|The Practice of Performance-Based Design|
From the Technical Director
The Practice of Performance-Based Design
By Morgan J. Hurley, P.E. | Fire Protection Engineering
Performance-based design is typically implemented in one of two methods: (1) as a means to determine equivalency to a prescriptive code or standard, or (2) as an approach to achieve broadly defined fire safety goals and objectives. At present, performance-based design is typically practiced in the former method. However, for fire protection engineering to continue to rise in stature as a mature engineering profession, the profession must strive for the latter.
The present approach to performance based design is necessitated by the prescriptive codes that are adopted in almost every jurisdiction. A regulatory authority is required to enforce the adopted code, and they generally can't choose to enforce a code other than the adopted code.
Prescriptive codes typically contain an "equivalency" or "alternate methods and materials" clause that permits designers to use alternative approaches than those specifically recognized by the code. These clauses require the designer to demonstrate that the alternative approach results in a design that is at least as safe as that achieved by following the prescriptive requirements.
Performance-based design has been practiced through the use of equivalency clauses for decades, generally via an ad hoc manner that varied from designer to designer and from jurisdiction to jurisdiction. More recently, the development of performance-based design guidelines has created a consistent framework that can be used to demonstrate equivalency to prescriptive codes.
However, this approach does not allow fire protection engineering to reach its full potential. First, even with a consistent framework, the use of equivalency clauses is not perfect. Determining whether a proposed design provides an equivalent level of safety to prescriptive requirements frequently requires determining the "intent" of the prescriptive requirement, which can be a subjective task. Secondly, using a prescriptive code as the basis for performance can hamper the maturing of the fire protection engineering profession.
A parallel that is frequently cited as a possible course for fire protection engineering is structural engineering.1 Structural engineering codes do not specify member size and spacing as a function of building height and area. Rather, structural codes specify the loads that a building must withstand as a function of the building type and reference design methods that can be used to ensure that a structure can support the specified loads. Engineers have wide latitude in designing a building structure to meet the requirements of the code.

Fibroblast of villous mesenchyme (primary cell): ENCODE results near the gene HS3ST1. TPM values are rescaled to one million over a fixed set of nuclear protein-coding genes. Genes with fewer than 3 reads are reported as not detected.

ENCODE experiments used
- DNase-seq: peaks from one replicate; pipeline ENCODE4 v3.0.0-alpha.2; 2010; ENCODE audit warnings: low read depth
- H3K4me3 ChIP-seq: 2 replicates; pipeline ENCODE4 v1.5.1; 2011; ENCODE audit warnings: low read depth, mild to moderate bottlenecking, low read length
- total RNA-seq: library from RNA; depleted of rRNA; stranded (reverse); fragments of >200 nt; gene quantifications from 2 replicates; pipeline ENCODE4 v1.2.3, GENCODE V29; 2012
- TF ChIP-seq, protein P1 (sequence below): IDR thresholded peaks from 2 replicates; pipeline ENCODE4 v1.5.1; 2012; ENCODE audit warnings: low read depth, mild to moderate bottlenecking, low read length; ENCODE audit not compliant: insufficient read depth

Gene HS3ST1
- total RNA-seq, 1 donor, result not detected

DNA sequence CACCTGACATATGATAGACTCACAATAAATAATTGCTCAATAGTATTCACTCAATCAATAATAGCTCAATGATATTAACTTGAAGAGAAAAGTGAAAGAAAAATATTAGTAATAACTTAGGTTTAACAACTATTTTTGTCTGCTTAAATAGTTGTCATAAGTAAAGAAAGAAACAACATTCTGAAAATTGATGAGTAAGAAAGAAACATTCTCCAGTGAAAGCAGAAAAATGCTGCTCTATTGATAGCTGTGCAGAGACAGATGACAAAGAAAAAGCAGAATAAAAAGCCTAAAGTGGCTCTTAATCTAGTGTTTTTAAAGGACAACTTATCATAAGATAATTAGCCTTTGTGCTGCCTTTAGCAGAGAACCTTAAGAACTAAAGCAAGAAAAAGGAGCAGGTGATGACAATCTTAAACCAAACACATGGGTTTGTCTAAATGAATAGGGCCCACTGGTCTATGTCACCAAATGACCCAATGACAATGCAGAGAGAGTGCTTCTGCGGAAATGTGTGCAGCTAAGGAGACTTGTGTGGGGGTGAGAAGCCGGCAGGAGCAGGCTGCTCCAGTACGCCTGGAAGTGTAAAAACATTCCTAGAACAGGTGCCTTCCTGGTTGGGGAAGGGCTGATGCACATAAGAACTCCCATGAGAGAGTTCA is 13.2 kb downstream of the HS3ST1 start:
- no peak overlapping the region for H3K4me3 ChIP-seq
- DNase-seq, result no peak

The structural engineering parallel for fire protection engineering is desirable for a number of reasons. First, engineers would have far greater latitude in developing fire protection strategies for buildings. This would foster innovation while ensuring that fire protection is tailored to the needs of the building and the community. Second, greater engineering rigor is brought to bear in solving fire protection problems.
The fire protection engineering profession has made significant strides in the last decade towards developing the infrastructure necessary to support performance based codes. Performance-based codes have been published in several countries, and numerous design guides have been published that provide accepted methods for designing to meet the requirements of the performance codes. However, in many cases when performance codes are used today, designers typically refer to prescriptive or deemed-to-satisfy requirements for large portions of a project.
It will be a while before the fire protection engineering profession is ready for performance-based design on all projects, without reference to prescriptive codes. However, it serves as a good goal to which the profession should strive.
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